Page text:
#### 2. Integrodifferential Equations

In this section, we show that and satisfy some integrodifferential equations with boundary conditions. Before presenting our main results, we need some preliminaries.

##### 2.1. Preliminaries

Consider a spectrally negative Lévy process defined on which satisfies the usual conditions. Let and be shorthand for and with the understanding that and for the special case .

The Laplace exponent of is defined as which is finite at least on the positive half axis since does not have positive jumps. Furthermore, is convex and . Define the right inverse for each .

For , the scale function is defined as the continuous function on such that and for . For , define the function by with for .

For , define The scale functions play an important role in studying the one-sided and two-sided exit problems for spectrally negative Lévy process (see, e.g., Section 8 of [5]). By formula (8.9) of [5], we have for and The -potential measure killed on exiting is defined as for , where . By Theorem 8.7 of [5], we know that has a density given by for .

We will reproduce formulae (12) and (14) when is a Brownian motion with drift; that is, . In this case, we have Inverting the Laplace transform (9) gives where , . Then, by (10), we have By (16) and (17), we can reproduce (12) and (14) as follows:

##### 2.2. Main Results

For , denote by an exponential r.v. with mean . Then, the interclaim generic variable can be expressed as , where are mutually independent. Let be the identity operator.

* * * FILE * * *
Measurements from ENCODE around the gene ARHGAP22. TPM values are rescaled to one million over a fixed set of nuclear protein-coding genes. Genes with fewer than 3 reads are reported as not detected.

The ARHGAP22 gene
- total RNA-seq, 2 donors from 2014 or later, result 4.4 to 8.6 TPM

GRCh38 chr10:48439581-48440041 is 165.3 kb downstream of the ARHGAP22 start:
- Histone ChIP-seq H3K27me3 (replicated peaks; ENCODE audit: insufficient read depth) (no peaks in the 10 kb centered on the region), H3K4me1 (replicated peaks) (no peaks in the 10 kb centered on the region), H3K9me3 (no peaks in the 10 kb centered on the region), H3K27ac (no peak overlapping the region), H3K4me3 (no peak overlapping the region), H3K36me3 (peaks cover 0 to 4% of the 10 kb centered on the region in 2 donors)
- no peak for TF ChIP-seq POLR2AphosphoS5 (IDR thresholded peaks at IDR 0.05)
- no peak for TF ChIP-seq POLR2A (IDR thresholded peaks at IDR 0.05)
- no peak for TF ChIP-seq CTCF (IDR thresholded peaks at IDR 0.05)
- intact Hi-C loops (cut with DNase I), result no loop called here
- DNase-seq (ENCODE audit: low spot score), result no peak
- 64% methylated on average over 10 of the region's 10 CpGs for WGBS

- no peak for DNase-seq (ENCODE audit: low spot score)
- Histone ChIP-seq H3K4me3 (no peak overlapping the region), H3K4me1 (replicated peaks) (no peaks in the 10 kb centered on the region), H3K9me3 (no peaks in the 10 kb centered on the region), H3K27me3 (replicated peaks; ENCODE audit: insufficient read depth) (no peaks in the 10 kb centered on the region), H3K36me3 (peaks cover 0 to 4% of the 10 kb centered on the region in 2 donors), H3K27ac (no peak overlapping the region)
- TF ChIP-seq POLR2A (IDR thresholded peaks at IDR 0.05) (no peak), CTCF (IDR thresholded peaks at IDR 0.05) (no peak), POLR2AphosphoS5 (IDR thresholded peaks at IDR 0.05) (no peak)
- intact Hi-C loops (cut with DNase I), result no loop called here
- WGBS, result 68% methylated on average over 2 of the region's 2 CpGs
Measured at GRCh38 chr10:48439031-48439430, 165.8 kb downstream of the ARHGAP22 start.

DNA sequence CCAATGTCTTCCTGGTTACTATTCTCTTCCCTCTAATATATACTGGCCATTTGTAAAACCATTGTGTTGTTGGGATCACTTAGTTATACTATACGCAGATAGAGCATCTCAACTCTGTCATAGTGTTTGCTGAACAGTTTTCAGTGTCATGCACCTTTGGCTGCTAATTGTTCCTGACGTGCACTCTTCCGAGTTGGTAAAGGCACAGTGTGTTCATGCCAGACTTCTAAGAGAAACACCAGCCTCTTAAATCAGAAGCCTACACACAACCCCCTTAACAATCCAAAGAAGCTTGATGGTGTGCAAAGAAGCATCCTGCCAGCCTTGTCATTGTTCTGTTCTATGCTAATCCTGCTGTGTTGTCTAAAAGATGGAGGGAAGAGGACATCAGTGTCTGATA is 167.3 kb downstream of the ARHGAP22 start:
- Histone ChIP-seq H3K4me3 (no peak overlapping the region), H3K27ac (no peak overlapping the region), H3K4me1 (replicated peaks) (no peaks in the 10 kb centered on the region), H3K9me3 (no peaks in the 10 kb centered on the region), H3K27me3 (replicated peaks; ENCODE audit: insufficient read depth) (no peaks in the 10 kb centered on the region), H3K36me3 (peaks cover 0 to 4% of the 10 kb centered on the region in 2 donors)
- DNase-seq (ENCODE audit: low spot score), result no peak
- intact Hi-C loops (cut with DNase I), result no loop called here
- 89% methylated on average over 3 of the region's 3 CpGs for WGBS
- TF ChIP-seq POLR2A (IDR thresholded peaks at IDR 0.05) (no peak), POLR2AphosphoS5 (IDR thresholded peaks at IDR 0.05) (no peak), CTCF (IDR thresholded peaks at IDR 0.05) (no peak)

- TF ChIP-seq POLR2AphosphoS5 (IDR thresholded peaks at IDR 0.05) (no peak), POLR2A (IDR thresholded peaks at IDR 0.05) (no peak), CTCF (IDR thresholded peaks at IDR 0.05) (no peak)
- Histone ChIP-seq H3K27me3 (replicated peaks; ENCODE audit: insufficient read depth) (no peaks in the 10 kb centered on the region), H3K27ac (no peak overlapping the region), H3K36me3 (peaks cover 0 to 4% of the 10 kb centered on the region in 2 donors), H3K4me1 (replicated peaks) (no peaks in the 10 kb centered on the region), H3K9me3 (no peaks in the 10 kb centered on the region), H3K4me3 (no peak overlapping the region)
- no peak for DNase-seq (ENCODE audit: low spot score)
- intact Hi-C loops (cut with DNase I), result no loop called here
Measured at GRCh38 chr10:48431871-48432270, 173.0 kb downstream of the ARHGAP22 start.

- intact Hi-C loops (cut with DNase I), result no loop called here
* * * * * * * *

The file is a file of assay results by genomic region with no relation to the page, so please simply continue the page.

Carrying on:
Now, we first consider the generalized discounted penalty function .

Theorem 1. *For , is differentiable at least times and satisfies the following integrodifferential equation:
**
with boundary conditions
**
for .*

*Proof. *Prior to the first claim, the surplus process behaves like the Brownian motion starting from . By considering whether or not ruin occurs prior to the first claim, we have
where .

Now for , let ,
and define
Then, we have .

For , we have by the Markov property,
Similarly, we have
Thus, (23) becomes
while for , (23) reads
with the understanding that .

Let , . Then, by formulae (18), we have for ,
From (28), we obtain the boundary conditions
Furthermore, it is readily seen from (28) that is differentiable with respect to in . From this fact, we can check that is twice differentiable with respect to in .

Note that
Then, applying the operator to both sides of (28) and using previous identities, we can obtain
Recursively, we obtain
In particular, by (32), the twice differentiability of implies that is times differentiable. Setting in (32) gives the integrodifferential equation (19). Finally, by (29) and (32), we obtain the boundary conditions (20).

Now we derive integrodifferential equation for . Similar to Theorem 1, we have the following.

Theorem 2. *Let . If is differentiable, then for , is differentiable at least times and satisfies the following integrodifferential equation:
**
with boundary conditions
**
for .*

*Proof. *Similar to (21), we have
where . The rest of the proof is exactly the same as Theorem 1.